The fall had not been long, I had not hit anything large, but it was became crystal clear that I am a crappy copperheader. The head I was standing on had blown out of the rock under my bodyweight and as I fell, the copperhead I was working on flew out of the rock, hit me in the face, and gave my 1st black eye. Lovely. Now it was time to re ascend the rope and try again. This time I tried my little pecker piton (yes this is really what they’re called). This worked well enough to hold my body weight for the next placement. Subsequently, I placed 2 more peckers and made it through the seam section to easier ground. The falls were safe, just a little jarring. Even doing a live interview later that afternoon with a shiner didn’t matter; I had made it past the nasty section and was going to get to the Bismark ledge come hell or high water.
Rest. Beautiful, beautiful rest! The Bismark ledge was everything I thought it would be: big, flat, full of sunshine and a nice breeze. With 1 solid week of climbing with virtually no physical ledges to stand on behind me: I slept in, stuffed my face, sorted my gear, and recharged my soul.
After the much much needed rest day on the Bismark, I was ready to tackle the infamous wide pitch above the Bismark ledge. I had heard all sorts of horror stories about falls, wood blocks and belly flops. I approached the wide section of the climb with many reservations, but was pleasantly surprised to find that the moves aided easily with the gear I had and only required one chicken wing move to finish and was topped with another nice ledge which made the perfect stopping point for some whole roasted Next Millennium Farms crickets. The next pitch, however, was fairly involved. Taking most of the day to climb, I didn’t crawl into my sleeping bag that day until well after 9pm.
The next two pitches on day 10 went by smoothly, the dangerous climbing at the base of pitch 21 was easily protected with the use of a couple of pitons. In general its best to try not to use pitons, as this type of gear is more damaging to the rock, but when they’re the best type of gear for a placement and a fall would result in injury – ethics go out the window for the sake of unbroken ankles. By then end of the day, I was sleeping only 4 pitches from the summit with my BugWall pirate pedicure still intact.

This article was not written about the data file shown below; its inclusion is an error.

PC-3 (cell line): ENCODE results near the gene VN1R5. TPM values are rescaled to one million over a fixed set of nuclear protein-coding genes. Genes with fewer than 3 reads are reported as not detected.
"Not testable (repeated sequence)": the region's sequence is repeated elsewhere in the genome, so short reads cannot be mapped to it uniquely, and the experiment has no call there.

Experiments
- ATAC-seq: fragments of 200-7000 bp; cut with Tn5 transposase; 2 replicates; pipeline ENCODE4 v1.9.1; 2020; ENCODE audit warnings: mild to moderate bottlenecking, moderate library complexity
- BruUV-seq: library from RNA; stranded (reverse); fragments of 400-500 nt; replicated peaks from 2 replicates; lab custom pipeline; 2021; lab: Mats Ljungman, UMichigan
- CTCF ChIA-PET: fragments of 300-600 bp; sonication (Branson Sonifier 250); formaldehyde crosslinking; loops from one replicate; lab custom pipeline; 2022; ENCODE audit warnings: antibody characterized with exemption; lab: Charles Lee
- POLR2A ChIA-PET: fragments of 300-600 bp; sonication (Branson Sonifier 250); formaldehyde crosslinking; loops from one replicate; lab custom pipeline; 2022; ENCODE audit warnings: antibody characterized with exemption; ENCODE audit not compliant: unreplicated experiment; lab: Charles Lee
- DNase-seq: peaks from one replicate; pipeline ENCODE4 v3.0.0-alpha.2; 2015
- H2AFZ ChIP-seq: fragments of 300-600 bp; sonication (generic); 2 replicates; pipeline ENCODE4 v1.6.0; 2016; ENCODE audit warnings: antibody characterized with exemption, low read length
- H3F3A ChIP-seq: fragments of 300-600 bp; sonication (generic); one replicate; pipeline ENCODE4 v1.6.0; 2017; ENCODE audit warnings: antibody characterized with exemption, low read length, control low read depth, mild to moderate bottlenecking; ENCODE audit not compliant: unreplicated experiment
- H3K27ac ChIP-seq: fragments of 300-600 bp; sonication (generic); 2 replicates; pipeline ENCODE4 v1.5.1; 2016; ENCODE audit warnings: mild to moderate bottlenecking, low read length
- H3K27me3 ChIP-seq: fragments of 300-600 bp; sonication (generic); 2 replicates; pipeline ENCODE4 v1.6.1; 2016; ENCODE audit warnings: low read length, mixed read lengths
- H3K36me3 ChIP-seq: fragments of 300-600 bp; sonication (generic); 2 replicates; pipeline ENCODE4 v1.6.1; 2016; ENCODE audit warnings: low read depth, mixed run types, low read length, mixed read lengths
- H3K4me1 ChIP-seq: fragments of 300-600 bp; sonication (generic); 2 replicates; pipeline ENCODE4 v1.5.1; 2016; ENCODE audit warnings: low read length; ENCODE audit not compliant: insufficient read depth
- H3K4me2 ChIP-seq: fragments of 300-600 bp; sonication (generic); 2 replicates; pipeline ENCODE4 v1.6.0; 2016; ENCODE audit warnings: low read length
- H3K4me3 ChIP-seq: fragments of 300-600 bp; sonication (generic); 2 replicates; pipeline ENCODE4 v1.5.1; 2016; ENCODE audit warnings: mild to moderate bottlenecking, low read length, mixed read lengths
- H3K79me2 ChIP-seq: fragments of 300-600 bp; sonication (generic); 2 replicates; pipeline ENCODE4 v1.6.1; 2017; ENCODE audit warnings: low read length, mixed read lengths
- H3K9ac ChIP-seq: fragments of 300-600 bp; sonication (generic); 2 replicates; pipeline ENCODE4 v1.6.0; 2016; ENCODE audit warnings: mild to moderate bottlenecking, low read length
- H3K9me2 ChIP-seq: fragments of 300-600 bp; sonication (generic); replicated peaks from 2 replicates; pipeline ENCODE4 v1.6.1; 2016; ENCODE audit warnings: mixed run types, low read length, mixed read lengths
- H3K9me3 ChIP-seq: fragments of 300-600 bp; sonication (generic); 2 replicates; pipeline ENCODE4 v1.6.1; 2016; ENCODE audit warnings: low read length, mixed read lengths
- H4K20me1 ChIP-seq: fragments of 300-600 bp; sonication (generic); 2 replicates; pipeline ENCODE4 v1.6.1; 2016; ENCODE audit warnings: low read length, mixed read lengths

I woke up on the 11th day of the climb extremely sore. Proper hand function now meant a steady regimen of anti inflammatories and the leg cramps at night were getting worse, despite staying pretty well hydrated. Since the initial forecast for the climb was in the 80’s I budgeted 4.5 liters of water per day, packing a total of 50 liters for the whole climb. With average temperatures beautifully in the low 70’s, I had plenty of water, but my muscles were finally giving in to total exhaustion.
Despite my slow crawl out of bed that morning, the climbing was straightforward and I easily climbed 3 pitches. Ending the day ONE pitch below the summit. The top was so close I could taste it, but pastEl Cap experiences have taught me to ignore the screaming summit fever and wait for daylight to top out. Anchor rigging on the sloping ramps atop El Capitan can be tricky and easily bungled in a mad dash to get off the ride. 5 years ago topping out on Zodiac, I dropped a bunch of cams and seriously damaged a rope (that I was hanging on!) in a desperate attempt to summit exhausted and in the dark. So I waited. I stopped at a reasonable hour, had one last nice hot mealworm italian sauce / cricket dinner and a cricket protein shake, enjoying my last night on the BugWall.
Sleeping in, enjoying my cozy sleeping bag and beautiful sunrise – my 12th day on the wall – I felt like a kid waking up to attend the last day of school before summer vacation. I was excited, but it had been a really long time since I’d seen ground. Its existence had shifted into the distant memory bank of my brain, its reality I now questioned. The whole time I was climbing the last pitch, I kept waiting for something to go wrong.
But it didn’t. The last pitch was primarily a bolt ladder composed of shiny new super safe bolts. Compared to ancient homemade manky bolts guarding the rest of the route, these were a dream to clip. I climbed right up to the summit, fixe a line far back to a safe unroping point, cleaned the gear from the pitch and hauled the rest of my gear to the top by 3pm.